Back in July I argued that broadcast television would be the first heritage media medium to fall. The reasons I gave hold true today: broadcast television is the least prepared for the changes ahead, and not having experienced a gradual hit upfront, they will fall the hardest and quickest.
Four months later and the economic premise used in that post has changed. Heritage media is imploding around us, and the end is now nigh for newspapers, whereas television has received a reprieve. My case for television falling was based on substitution and the rapid uptake of internet enabled television sets. Every major manufacturer (except LG) has an internet enabled television hitting the market next year (something I didn’t know when I wrote that post), but likewise, the rapid replacement of television sets by consumers has gone the same way as the economy: down. Without a major turnaround in the global economy, the reach of internet enabled televisions will grow more slowly, and hence broadcast television gets a time reprieve.
The end of print newspapers
We’ve known for a long time that newspapers were in trouble, but the economic crisis has been a stake in the heart of the business. Here’s a few recent stories from our media section:
Journal Register Company: two papers to fold, upto 13 in trouble
Seattle Times: 10% cut in workforce, second 10% cut this year, more cuts next year
Sun Times/ Boston Globe cuts, NY Times cash crisis
Tribune Company: $124 million loss
News Corp drops 30%.
McClatchy Co: advertising down 19.9%
NY Times: advertising down 16%
and that’s just a short list of some of the horror stories coming out of the newspaper business at the moment.
The big story was The Christian Science Monitor giving up its print edition altogether and switching to online only, the first big paper to do so, and likely the first of more to come.
The scariest story for the newspaper business is the financial state of the New York Times. Many newspaper companies are facing debt issues off the back of big loses, but the New York Times is in the most trouble, and must deliver $400 million to lenders in May of 2009 but only has $46 million cash on hand, and a short term debt facility that it may not be able to draw on.
Death of classified advertising
Figures released by the Newspaper Association of America in September showed the death plunge in advertising accelerating to a second quarter drop of 14%. We don’t yet have industry totals for the latest quarter, but nearly every major newspaper has reported an even larger drop for the 3rd quarter, some as high as 20% or more. Classified advertising is declining even more quickly, with some papers reporting drops of 40%.
Within the next 18-24 months, the print newspaper classified market will die. Perhaps not completely (you may still see classified ads in newspapers) but as a tangible income source for newspapers classifieds will no longer even register a small blip on quarterly financial statements.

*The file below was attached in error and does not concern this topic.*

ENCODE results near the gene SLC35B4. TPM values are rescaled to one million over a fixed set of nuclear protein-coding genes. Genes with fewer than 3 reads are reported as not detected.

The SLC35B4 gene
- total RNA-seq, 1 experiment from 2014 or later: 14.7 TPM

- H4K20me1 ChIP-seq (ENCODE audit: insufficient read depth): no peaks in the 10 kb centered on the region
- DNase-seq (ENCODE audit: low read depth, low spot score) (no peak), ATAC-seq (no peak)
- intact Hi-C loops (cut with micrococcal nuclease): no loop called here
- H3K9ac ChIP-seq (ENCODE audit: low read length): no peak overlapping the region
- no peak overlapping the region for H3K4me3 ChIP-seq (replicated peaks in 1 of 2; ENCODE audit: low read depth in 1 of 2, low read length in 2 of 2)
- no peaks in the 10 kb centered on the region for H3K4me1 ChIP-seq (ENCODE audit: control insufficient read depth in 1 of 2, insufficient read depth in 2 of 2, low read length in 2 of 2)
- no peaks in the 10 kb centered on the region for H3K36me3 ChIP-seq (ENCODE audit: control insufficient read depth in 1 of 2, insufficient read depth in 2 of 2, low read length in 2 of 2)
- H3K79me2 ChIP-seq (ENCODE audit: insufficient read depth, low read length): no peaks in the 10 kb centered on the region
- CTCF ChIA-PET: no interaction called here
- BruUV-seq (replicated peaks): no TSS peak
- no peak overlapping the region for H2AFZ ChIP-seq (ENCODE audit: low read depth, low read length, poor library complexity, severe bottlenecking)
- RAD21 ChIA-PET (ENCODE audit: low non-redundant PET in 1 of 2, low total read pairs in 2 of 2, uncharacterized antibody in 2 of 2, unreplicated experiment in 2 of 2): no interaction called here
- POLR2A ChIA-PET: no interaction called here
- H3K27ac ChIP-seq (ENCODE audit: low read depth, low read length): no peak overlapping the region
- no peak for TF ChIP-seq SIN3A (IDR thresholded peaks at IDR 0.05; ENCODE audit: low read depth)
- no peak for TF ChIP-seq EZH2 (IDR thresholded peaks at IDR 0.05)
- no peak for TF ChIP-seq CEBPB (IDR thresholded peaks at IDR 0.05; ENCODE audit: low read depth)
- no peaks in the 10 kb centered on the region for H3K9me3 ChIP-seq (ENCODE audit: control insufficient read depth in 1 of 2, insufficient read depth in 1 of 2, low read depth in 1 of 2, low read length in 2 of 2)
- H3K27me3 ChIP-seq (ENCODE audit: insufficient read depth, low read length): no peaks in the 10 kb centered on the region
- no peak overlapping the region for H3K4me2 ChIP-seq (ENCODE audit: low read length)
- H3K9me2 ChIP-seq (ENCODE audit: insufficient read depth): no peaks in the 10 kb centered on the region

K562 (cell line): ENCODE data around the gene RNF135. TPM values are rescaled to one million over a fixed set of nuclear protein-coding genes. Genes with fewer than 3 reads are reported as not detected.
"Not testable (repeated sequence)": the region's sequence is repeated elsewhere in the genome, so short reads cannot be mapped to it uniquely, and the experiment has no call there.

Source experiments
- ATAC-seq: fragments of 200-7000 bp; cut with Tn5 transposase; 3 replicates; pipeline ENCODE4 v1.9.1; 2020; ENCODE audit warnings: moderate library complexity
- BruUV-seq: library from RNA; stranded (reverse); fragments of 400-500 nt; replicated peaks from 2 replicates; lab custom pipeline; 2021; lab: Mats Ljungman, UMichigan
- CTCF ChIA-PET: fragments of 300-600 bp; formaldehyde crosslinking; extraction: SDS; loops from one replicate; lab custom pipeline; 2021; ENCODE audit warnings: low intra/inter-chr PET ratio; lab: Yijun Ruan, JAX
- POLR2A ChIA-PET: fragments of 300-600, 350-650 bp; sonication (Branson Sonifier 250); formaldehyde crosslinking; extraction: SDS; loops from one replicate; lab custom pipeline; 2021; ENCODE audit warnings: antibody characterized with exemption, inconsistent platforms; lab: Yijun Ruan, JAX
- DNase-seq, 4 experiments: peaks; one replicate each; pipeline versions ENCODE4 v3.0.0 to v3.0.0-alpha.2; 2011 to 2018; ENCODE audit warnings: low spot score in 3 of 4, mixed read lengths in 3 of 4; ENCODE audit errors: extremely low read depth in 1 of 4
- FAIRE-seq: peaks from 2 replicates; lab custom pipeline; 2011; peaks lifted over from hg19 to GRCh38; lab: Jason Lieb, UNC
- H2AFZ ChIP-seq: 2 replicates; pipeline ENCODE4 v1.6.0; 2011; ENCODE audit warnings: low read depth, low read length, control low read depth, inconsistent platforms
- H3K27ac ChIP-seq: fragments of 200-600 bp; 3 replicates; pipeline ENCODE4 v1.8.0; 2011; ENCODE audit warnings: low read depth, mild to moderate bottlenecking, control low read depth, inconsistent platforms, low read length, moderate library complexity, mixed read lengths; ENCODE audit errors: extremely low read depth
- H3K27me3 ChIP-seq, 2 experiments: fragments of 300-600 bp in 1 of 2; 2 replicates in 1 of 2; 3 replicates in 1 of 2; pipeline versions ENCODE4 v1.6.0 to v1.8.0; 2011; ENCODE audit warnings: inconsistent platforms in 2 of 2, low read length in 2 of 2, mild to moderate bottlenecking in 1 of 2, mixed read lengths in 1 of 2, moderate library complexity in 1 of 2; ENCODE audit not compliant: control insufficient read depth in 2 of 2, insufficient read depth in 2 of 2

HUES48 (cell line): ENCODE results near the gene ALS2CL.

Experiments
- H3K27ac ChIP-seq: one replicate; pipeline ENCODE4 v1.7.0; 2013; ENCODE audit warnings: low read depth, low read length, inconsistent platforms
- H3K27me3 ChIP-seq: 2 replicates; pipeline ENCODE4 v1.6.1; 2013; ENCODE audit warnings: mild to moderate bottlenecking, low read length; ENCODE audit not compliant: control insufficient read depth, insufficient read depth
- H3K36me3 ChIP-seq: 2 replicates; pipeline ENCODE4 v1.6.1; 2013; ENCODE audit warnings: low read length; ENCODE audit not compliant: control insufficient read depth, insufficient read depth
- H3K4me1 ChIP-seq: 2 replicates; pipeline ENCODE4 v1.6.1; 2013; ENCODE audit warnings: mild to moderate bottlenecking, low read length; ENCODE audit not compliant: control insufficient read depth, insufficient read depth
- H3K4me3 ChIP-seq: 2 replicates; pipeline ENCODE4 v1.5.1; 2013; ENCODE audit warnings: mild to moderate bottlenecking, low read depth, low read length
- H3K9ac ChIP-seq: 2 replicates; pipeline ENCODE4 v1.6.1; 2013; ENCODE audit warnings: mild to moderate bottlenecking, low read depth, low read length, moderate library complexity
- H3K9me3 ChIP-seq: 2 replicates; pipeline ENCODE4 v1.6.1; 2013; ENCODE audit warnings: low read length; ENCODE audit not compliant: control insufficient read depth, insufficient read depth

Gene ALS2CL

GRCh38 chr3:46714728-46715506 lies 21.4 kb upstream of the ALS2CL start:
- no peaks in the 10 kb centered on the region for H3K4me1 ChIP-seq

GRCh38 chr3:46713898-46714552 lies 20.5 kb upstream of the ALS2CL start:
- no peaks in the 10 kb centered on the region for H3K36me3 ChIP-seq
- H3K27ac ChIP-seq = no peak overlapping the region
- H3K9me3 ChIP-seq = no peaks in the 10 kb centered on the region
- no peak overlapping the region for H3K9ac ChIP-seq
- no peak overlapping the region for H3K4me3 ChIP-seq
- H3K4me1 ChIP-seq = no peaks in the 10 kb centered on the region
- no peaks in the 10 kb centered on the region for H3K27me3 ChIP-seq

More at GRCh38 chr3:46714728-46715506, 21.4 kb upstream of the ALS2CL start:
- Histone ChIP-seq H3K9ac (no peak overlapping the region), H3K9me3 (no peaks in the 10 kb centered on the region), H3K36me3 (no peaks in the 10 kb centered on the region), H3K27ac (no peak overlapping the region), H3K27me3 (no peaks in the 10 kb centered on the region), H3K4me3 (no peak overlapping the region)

The internet, driven in the United States by Craigslist (eBay and Amazon are also partly to blame) will hold a 99-100% market share of classified ads that less than a generation ago were the bread and butter of newspapers.
Display advertising: enough to save the day?
Display advertising (also known as retail of general advertising) is the only thing bringing money through the door at newspapers today, but even here the decline is accelerating, and post-election will continue to fall. All types of heritage media are predicted to fall in retail advertising well in to next year, and once again, newspapers will take the biggest hit.
Those that switch online only first may last the longest
Ultimately newspapers will kill themselves. The need to stick to a print edition at a time their advertisers and readers are switching online will be the death of most of them. As I’ve argued in the past though, newspapers don’t need a print edition to keep doing what they are doing. The Christian Science Monitor is leading the way, proving that the newsrooms of old may have a strong future in a digital only age.
The problem is both one of history, and stupidity. Newspaper owners won’t easily give up the print edition because print has often been the cornerstone of many of these companies for hundreds of years. But that sentimentality is also stupidity: those that dump the print edition now and focus their efforts exclusively online, cutting the deadwood as they go (printing plants cost money) will have a better chance than papers who make the switch as a last ditch attempt to survive. I still believe that some “newspapers” have a long future, but as news gathering and publishing organizations who publish online, not print editions.
Conclusion: or how long
The figure used in the past for the death of newspapers always placed the death at around 10-20 years. Given the slide into oblivion even the United State’s largest newspapers are now experiencing, I’ll give it 6 years to 2015, but with half gone by the end of 2010, and a significant number folding (10-20%) in 2009. Newspapers were a great party lasting hundreds of years, but the party is over and the end is nigh.